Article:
The House by the Sea
I looked and saw a sea
roofed over with rainbows,
In the midst of each
two lovers met and departed;
Then the sky was full of faces
with gold glories behind them.
�Ezra Pound, `The Sea of Glass”
Kathyn had lived by the sea since he was twelve years old, when his mother brought him and his infant brother to live in the port town of Highmouth, and the eighteen years that had passed since then had not made him hate it less. The only thing that kept him there was his brother, who was a sailor, and all he had alive in the world. Their father had been a sailor too, and it was for his sake they came to Highmouth in the first place�quite pointlessly, for he had been lost to the sea within a year of their coming.
Then, they had lived in a dingy waterfront hovel, where there had been from daybreak till dusk neither peace nor quiet but the sound of the docks, of cargo şişli travesti loaded and unloaded and men embarking and disembarking, and tavern brawls and caterwauls, and husbands thrashing wives and mothers thrashing children and the smell of fish and sewers and stills and always, at the back of everything, the sound and smell of the sea.
The place where Kathyn lived now was behind a courtyard planted with the tallest, greenest trees that would grow in the salt soil, sheltered from the withering wind by the adjoining houses that formed its walls. It was as far away from the sea as you could be in Highmouth, but even so you couldn”t escape the smell or sound or taste of it.
Kathyn kept every window sealed shut, and stuffed paper in the crack below the door to keep out the brackish air. It did no good. The salt got in anyhow; formed little white trails on the window-sills and crusted up the glass, which was such a weariness to clean. Kathyn had given up years ago. He”d gotten used to seeing by the dimmed light, and there was always the oil beylikdüzü travesti lamp when needed for sewing or reading, and plenty of candles. He got them through a neighbour whose husband owned a candleworks on Sull, and who kept all the tenants on her floor in light.
The age-darkened driftwood furniture only added to the gloom of the place. On Ingelsea the precious timber from the inland forests was reserved for use of the Admiralty. Furniture was imported, if you were rich, or else reclaimed from the sea. No two pieces of it were alike, each article of twisted and discoloured wood assembled with such intricate craft it looked as if might have grown so, in some drowned forest on the ocean”s bed. Some might have called it quaint, and indeed, it was apparently in high demand in the Home Country. Kathyn just thought it uncomfortable and untidy. And no matter how long ago it had been reclaimed from the depths, the ocean”s scent and presence still lingered on it, stamped it faster than any craftsman”s mark.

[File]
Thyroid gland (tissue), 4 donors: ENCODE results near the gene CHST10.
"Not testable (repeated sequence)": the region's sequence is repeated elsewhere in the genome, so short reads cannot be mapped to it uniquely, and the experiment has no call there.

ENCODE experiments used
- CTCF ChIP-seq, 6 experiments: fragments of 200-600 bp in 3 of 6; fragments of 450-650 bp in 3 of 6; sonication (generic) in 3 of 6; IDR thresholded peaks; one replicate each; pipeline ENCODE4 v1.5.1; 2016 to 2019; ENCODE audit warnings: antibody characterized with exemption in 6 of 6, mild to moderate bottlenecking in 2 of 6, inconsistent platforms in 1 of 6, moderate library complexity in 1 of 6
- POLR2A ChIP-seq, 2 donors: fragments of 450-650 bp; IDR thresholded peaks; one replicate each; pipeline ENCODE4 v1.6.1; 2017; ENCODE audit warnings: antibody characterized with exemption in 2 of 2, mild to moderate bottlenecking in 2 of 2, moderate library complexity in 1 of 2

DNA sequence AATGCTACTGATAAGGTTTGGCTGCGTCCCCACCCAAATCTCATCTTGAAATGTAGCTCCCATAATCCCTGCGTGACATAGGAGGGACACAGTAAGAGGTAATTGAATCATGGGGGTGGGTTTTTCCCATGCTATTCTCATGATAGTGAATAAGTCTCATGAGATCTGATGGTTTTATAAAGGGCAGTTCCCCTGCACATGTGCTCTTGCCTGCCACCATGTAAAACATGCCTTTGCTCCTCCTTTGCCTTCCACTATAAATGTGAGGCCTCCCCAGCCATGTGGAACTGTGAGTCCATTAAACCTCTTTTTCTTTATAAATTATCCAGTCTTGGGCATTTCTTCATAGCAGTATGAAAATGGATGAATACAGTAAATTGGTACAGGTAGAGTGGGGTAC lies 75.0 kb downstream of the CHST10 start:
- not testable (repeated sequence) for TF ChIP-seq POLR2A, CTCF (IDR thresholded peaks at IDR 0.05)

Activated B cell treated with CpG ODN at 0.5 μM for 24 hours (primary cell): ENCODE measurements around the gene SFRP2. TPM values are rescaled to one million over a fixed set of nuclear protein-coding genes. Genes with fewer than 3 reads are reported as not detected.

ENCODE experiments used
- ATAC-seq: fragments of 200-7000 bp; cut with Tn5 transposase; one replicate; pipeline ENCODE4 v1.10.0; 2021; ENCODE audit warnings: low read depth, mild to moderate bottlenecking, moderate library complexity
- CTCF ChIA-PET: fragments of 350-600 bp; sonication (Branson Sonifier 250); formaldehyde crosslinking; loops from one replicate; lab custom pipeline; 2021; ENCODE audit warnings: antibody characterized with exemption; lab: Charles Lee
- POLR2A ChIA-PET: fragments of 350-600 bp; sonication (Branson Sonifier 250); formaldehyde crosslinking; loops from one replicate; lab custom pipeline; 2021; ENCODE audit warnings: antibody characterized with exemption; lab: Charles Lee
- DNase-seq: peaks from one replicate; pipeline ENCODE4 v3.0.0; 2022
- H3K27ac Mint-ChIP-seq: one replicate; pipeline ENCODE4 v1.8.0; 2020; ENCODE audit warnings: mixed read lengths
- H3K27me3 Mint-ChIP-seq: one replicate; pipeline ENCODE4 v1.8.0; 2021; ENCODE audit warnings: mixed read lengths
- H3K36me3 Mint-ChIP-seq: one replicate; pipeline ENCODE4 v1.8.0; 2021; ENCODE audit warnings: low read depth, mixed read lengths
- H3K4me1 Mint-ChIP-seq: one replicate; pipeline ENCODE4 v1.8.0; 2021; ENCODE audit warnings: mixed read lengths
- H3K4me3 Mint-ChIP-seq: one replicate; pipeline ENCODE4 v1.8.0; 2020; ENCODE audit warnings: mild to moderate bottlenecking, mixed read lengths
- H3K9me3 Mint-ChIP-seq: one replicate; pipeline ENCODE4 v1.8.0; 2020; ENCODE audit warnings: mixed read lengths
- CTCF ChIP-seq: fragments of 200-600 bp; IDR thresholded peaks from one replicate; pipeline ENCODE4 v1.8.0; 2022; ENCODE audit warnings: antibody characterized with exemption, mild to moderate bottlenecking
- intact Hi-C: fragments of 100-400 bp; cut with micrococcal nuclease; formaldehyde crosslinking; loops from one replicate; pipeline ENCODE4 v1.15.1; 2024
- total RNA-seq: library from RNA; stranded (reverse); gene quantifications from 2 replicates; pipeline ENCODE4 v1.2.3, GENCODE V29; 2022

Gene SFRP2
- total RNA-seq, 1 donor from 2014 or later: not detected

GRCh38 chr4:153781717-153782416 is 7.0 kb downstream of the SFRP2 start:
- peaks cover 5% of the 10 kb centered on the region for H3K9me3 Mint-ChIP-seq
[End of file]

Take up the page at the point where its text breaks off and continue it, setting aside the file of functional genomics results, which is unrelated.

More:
And yet, leaving out the furniture istanbul travesti and the windows (which would not be sensible, as that was fairly all there was to them) the rooms were clean, and they were quiet. And to be alone in a quiet house was still something Kathyn relished like a fine wine. Sometimes he liked to just sit by the fire (sea-coal, but it burnt cleanly), doing nothing at all except soaking in the luxury of not having anyone shouting or quarrelling or demanding he do this or stop doing that. Only, lately that had become less satisfying, and the silence had started to wear. He had no friends to speak of, or family to his name. No one except his brother, who was away at sea.
To some wives, Kathyn had no doubt, the walls and the waiting and the nothingness of the days without doings to fill them would have been a purgatory without hope of heaven, a prison without the promise of release. But it was Willym who had the adventurer”s heart that craved wildness and newness and unconfined space, and freedom. Kathyn only needed Willym. He had not seen Willym or heard his voice for three years.
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